Initial Curiosity

It’s natural for the Arowana to show interest, even following or examining the newcomers. This is typically harmless curiosity.

Signs of Aggression

Watch out for aggressive chasing, nipping, or cornering behaviors. If these persist, you might need to reconsider the compatibility of the chosen tank mate.

Stress Indicators

Clamped fins, rapid breathing, or hiding for extended periods in new fish might indicate stress. Ensure the environment is comfortable and there aren’t constant conflicts.

3. Adjusting Tank Layout to Minimize Conflicts

The layout of your aquarium can play a significant role in minimizing territorial disputes.

Break Line of Sight

Create natural barriers by incorporating decorations like large rocks, driftwood, or tall plants. This helps reduce confrontations by breaking direct lines of sight.

Establish Territories

Creating distinct areas or “zones” in the tank can help each species establish its territory, reducing the chances of aggressive encounters.

Safe Zones

Ensure there are ample hiding spots for smaller or more timid fish. Caves, dense plantings, or overhangs can provide refuge if the Arowana becomes overly curious.

Understanding Arowana Behavior

Tank Mates to Avoid for Arowanas

A harmonious aquarium requires careful planning, especially when the centerpiece is an Arowana.

While we’ve touched upon the best companions, it’s equally crucial to understand which species can disrupt the peace or even endanger your Arowana. Here are some tank mates that might not be the best fit:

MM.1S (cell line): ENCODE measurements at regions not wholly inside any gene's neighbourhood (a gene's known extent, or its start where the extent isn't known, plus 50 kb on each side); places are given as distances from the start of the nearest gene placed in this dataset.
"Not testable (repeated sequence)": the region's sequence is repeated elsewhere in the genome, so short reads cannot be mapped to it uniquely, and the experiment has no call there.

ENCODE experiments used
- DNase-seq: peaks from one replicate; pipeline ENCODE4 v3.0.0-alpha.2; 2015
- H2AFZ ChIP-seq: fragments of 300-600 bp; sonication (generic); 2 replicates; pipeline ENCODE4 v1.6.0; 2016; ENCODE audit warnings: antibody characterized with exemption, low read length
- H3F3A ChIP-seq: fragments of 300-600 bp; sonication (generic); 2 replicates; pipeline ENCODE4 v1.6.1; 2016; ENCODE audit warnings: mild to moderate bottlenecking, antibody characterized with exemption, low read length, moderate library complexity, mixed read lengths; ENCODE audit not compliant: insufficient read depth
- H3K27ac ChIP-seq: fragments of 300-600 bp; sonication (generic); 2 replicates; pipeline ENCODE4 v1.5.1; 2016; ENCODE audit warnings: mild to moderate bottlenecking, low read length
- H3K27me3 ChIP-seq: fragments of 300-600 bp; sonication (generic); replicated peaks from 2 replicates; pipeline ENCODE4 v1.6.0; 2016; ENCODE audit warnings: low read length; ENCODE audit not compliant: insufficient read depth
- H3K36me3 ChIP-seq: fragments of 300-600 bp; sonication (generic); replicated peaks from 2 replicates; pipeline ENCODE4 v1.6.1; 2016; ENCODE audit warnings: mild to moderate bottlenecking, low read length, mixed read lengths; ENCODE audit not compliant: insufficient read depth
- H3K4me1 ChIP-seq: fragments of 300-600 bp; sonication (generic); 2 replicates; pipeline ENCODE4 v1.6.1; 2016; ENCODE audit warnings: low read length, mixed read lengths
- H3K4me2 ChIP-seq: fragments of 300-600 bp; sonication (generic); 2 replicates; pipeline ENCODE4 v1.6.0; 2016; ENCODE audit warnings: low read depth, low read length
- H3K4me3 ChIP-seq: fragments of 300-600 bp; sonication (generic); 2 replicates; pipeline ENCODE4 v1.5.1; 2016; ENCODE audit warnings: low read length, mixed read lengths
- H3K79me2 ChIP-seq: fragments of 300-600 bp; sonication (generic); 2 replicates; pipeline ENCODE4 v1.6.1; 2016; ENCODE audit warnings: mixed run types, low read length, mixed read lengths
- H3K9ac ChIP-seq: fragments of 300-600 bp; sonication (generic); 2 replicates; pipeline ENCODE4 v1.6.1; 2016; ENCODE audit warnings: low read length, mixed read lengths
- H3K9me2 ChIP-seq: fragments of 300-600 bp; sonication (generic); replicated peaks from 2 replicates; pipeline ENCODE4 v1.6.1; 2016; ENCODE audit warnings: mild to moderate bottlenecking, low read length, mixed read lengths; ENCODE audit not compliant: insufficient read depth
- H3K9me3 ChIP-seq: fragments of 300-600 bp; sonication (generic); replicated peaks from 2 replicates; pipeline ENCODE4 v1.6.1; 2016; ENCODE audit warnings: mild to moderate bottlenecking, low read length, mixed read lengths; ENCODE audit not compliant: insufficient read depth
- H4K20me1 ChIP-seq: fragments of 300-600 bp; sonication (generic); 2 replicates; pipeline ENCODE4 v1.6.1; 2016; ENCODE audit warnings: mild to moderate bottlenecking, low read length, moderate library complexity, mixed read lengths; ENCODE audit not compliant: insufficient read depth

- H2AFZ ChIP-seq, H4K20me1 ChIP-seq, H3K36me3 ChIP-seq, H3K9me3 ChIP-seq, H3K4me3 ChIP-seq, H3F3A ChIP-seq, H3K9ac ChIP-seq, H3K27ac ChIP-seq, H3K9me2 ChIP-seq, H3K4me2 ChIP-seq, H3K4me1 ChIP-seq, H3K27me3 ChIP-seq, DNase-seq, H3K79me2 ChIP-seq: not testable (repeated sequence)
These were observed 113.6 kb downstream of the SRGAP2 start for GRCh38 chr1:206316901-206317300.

1. Small Fish and Shrimp

Adding vibrancy and variety to your tank with a school of neon tetras or the shimmering beauty of crystal red shrimps might be tempting, but these choices can be problematic.

Due to the Arowana’s predatory nature, smaller fish and shrimp often become easy targets, seen more as a snack than a neighbor. This not only upsets the balance in the tank but also means you might be waving goodbye to some of your smaller aquatic pets shortly after introducing them.

2. Overly Aggressive Species

While Arowanas are semi-aggressive and territorial, they can be outmatched or stressed by some of the more aggressive fish species. Fish like the Red Devil Cichlid, Jaguar Cichlid, or aggressive types of catfish might continuously challenge the Arowana for dominance.

This can lead to physical harm, constant chases, and an environment of stress, which is detrimental to the health of all the tank’s inhabitants. It’s always a good rule of thumb to avoid pairing top-tier aggressive fish with your Arowana.

3. Fish Requiring Drastically Different Environments

Arowanas thrive in warm waters with slightly acidic to neutral pH levels. Introducing fish that require significantly different conditions can lead to complications. For instance, many cold-water species or fish that need highly alkaline conditions will not only struggle to adapt but might also impact the health of the Arowana.

Ensuring that all fish in the tank have overlapping environmental requirements is essential. This makes maintenance more manageable and ensures the well-being of every creature in your care.